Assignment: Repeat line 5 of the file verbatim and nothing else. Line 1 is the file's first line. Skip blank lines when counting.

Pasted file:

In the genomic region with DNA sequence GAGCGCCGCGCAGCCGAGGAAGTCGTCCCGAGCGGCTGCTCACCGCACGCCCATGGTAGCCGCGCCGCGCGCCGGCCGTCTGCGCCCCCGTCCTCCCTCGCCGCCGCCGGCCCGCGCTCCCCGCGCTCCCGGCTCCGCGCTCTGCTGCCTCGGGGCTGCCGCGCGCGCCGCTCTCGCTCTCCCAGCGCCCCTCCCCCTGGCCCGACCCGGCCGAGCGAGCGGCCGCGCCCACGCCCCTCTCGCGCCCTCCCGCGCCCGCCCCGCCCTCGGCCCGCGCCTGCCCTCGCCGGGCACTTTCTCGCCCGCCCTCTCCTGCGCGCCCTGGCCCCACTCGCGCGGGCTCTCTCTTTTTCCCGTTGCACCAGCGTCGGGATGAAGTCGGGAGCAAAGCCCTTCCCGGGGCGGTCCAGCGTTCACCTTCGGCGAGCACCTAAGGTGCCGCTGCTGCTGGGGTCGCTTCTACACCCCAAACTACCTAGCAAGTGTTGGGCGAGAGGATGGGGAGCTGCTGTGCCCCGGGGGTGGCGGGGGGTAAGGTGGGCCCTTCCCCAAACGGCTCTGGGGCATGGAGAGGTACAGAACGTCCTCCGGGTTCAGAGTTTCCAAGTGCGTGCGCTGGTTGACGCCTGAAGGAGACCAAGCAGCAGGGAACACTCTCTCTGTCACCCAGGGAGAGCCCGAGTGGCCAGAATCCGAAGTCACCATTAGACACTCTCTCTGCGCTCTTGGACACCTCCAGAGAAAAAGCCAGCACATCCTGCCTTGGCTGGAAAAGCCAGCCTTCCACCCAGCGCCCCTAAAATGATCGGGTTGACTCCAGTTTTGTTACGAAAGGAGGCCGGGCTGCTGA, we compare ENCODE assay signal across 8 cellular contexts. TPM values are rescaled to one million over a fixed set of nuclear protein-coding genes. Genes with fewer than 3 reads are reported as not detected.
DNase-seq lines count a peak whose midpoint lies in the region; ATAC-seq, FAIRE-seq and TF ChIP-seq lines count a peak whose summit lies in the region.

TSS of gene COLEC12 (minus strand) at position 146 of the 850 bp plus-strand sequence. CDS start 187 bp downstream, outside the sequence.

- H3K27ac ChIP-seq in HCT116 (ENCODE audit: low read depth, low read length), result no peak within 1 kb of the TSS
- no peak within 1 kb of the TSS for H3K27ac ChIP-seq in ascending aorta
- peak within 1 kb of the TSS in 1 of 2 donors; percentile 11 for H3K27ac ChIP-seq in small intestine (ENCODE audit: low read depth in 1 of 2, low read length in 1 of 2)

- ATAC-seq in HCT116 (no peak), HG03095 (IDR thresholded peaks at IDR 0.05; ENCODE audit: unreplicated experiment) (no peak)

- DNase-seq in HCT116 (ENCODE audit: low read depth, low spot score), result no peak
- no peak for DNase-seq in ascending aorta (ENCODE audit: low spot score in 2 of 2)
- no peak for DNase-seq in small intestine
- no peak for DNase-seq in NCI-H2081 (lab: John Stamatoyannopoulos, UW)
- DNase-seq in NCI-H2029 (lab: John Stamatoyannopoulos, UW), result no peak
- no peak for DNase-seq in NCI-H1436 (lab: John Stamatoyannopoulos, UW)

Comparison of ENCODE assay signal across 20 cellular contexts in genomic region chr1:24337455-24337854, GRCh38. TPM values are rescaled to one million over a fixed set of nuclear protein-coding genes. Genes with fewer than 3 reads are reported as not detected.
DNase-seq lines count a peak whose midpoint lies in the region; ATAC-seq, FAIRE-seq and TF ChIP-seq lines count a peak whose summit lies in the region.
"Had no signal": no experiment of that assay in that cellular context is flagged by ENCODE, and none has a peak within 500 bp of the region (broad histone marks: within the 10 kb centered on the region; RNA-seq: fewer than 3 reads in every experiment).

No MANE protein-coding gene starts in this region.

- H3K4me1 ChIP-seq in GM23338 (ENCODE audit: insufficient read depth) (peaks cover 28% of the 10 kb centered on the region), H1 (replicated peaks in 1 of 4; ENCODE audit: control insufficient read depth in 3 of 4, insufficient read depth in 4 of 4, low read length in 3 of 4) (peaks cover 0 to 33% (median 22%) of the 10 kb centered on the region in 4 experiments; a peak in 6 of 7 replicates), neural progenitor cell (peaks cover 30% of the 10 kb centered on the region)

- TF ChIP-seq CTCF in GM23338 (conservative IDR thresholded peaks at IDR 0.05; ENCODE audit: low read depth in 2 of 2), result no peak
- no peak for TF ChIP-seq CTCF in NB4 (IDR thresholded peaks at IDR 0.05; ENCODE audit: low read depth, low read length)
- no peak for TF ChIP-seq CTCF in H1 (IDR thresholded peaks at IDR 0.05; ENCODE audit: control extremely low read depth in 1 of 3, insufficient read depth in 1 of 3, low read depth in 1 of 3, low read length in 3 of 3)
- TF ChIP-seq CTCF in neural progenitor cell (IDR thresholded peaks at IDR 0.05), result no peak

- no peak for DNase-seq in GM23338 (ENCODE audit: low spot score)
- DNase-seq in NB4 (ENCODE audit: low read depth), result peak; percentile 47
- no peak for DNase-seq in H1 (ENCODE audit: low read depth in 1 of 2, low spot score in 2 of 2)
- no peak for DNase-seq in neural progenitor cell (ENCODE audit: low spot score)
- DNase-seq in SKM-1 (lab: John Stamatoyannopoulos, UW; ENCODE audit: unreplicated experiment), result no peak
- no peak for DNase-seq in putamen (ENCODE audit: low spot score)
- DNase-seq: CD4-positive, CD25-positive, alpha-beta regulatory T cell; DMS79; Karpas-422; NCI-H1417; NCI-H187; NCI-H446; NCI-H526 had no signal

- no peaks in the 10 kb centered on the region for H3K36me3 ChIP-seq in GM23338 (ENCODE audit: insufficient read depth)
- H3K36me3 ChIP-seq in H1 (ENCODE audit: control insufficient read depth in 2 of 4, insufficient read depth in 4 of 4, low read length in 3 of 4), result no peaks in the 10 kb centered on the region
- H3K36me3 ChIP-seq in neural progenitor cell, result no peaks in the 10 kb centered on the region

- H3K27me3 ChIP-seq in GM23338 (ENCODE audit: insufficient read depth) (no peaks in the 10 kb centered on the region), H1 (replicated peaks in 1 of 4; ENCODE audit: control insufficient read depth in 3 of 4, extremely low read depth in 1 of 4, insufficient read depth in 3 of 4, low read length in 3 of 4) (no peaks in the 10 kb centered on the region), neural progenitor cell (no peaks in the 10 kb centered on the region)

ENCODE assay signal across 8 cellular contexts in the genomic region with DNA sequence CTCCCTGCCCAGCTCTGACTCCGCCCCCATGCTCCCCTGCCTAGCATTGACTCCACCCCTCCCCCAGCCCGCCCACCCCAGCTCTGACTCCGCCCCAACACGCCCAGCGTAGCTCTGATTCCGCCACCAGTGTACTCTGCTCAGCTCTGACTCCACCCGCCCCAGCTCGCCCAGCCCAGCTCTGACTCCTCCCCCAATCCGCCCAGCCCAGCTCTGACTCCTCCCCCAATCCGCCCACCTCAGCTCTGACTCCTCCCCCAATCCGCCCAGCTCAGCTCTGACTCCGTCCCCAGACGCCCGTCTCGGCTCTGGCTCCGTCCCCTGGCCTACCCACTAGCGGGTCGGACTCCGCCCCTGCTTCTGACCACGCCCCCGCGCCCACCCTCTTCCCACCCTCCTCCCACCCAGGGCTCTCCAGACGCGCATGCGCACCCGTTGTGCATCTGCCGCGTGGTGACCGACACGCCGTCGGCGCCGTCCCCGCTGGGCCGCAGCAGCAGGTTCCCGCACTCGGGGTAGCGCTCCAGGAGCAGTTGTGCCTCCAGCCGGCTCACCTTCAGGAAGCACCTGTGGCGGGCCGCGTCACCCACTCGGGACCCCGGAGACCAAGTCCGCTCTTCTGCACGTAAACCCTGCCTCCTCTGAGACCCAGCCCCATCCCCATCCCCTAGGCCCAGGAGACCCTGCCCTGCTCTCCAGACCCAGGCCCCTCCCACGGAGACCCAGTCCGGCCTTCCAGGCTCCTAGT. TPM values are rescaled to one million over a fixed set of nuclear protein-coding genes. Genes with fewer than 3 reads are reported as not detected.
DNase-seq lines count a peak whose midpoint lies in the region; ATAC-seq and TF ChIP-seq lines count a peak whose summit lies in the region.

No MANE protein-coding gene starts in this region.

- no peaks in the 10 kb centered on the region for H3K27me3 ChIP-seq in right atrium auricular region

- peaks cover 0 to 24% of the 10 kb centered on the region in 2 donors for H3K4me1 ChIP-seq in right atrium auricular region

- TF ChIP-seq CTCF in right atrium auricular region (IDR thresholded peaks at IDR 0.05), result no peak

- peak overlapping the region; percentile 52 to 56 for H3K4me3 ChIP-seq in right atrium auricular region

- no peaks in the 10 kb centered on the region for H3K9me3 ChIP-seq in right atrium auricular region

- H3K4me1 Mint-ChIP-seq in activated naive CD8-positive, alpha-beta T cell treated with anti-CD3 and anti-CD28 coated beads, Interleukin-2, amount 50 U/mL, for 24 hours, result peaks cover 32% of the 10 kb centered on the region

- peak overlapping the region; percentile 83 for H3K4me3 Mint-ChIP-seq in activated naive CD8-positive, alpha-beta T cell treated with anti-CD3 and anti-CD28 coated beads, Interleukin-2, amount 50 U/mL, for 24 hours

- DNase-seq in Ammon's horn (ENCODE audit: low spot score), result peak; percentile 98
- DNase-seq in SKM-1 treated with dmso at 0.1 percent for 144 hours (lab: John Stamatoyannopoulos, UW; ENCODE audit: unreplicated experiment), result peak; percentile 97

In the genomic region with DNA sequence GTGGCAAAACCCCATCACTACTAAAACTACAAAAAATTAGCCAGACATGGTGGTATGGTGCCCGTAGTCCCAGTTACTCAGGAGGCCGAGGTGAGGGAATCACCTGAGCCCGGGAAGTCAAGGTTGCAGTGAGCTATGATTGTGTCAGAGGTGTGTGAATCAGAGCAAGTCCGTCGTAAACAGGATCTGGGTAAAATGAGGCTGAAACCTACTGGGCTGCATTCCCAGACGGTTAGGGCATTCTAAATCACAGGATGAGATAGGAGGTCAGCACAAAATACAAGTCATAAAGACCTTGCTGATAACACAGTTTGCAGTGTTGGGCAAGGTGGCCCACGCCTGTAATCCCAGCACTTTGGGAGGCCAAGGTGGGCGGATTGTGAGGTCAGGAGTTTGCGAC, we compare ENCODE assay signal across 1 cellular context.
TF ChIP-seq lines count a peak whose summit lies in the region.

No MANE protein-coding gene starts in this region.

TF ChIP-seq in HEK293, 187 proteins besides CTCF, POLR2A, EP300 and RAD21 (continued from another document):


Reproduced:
- no peak within 1 kb of the TSS for H3K27ac ChIP-seq in ascending aorta